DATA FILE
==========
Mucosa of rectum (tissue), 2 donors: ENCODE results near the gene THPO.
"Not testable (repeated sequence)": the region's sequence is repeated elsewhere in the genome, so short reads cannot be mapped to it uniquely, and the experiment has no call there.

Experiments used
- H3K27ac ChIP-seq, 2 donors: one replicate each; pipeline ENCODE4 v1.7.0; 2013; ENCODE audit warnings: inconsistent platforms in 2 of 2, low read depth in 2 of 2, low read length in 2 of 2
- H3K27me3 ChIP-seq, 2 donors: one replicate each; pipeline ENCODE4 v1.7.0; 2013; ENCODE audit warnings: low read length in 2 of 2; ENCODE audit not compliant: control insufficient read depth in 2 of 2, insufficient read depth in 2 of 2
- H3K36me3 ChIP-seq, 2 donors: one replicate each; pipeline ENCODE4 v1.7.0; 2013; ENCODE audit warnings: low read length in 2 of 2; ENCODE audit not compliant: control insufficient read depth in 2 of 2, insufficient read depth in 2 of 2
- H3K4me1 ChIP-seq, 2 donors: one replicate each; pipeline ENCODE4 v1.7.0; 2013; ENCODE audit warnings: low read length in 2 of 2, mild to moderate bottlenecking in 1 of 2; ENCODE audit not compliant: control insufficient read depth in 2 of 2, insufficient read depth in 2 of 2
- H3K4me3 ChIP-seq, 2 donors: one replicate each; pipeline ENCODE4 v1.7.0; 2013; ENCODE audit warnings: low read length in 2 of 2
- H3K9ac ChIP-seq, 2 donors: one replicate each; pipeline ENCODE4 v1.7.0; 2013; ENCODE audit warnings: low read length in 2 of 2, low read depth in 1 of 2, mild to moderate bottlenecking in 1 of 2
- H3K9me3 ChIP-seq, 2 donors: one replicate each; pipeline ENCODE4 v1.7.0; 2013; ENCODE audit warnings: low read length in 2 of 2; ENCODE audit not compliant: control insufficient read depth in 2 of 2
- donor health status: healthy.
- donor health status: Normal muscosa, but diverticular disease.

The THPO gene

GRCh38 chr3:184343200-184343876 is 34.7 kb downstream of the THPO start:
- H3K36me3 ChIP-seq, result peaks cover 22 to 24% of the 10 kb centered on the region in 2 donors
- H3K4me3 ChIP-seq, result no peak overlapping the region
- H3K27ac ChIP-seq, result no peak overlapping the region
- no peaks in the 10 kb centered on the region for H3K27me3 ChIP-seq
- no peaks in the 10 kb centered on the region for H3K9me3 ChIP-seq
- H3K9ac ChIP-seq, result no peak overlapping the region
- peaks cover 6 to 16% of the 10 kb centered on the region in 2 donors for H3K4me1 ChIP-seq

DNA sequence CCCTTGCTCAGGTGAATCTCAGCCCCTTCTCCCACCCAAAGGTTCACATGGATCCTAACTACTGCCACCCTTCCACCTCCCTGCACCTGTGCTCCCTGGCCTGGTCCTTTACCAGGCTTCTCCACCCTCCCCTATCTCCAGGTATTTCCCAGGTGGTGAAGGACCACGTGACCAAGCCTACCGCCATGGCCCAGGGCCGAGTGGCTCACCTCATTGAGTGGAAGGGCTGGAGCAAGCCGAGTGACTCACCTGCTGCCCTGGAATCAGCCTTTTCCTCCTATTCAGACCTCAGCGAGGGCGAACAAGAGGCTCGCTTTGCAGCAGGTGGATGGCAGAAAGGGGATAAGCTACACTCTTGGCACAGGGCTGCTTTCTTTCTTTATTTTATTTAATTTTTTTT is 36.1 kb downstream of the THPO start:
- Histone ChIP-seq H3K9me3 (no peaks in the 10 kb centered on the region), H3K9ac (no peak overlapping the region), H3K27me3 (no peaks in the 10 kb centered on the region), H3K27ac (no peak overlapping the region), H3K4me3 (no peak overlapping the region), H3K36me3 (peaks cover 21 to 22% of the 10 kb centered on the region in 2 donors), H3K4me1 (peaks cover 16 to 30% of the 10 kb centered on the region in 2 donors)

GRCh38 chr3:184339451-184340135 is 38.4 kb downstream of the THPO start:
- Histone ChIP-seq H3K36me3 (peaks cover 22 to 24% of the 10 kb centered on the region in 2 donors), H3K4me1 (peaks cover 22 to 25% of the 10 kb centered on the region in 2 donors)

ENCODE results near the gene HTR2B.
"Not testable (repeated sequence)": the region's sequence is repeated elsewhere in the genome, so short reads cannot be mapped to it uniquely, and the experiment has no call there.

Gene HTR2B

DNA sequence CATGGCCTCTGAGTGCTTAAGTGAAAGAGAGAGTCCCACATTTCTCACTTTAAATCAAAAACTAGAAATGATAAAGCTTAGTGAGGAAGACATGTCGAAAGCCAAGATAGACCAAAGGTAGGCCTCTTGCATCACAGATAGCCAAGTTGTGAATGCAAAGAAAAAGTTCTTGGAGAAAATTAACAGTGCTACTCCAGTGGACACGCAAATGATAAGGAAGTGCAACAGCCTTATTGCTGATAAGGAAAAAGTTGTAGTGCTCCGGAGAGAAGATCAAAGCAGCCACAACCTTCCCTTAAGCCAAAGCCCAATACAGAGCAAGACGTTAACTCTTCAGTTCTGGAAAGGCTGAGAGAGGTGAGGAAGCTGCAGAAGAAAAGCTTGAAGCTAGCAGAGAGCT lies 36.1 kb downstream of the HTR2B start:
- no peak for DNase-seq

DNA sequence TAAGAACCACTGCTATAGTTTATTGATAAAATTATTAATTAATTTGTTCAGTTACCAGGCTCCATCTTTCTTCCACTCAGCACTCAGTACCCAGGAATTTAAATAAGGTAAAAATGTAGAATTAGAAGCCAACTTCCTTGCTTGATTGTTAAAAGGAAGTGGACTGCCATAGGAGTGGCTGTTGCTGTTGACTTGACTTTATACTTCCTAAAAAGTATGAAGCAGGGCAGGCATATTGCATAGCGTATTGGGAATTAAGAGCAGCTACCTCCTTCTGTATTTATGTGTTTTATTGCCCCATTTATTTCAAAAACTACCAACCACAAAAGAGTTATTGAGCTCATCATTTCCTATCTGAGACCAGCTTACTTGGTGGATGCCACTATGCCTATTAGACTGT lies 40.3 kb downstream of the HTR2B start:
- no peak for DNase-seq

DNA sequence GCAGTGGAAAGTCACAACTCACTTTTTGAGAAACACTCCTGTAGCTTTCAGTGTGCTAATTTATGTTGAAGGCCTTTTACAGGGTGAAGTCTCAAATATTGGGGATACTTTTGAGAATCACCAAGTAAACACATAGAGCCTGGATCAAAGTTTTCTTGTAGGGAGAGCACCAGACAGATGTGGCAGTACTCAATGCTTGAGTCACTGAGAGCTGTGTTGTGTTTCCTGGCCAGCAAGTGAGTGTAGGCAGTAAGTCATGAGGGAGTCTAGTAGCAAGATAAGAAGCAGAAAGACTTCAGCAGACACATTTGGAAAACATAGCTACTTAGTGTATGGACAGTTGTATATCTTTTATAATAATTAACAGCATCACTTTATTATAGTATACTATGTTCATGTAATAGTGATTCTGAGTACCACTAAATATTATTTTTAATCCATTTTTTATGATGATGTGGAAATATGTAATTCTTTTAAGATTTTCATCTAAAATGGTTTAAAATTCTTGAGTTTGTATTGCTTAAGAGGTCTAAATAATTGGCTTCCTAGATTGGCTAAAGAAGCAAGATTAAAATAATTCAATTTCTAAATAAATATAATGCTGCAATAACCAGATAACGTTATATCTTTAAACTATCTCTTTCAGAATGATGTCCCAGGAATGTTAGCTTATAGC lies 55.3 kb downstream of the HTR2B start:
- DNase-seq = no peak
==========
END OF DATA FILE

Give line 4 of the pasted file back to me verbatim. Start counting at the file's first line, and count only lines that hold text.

- H3K27ac ChIP-seq, 2 donors: one replicate each; pipeline ENCODE4 v1.7.0; 2013; ENCODE audit warnings: inconsistent platforms in 2 of 2, low read depth in 2 of 2, low read length in 2 of 2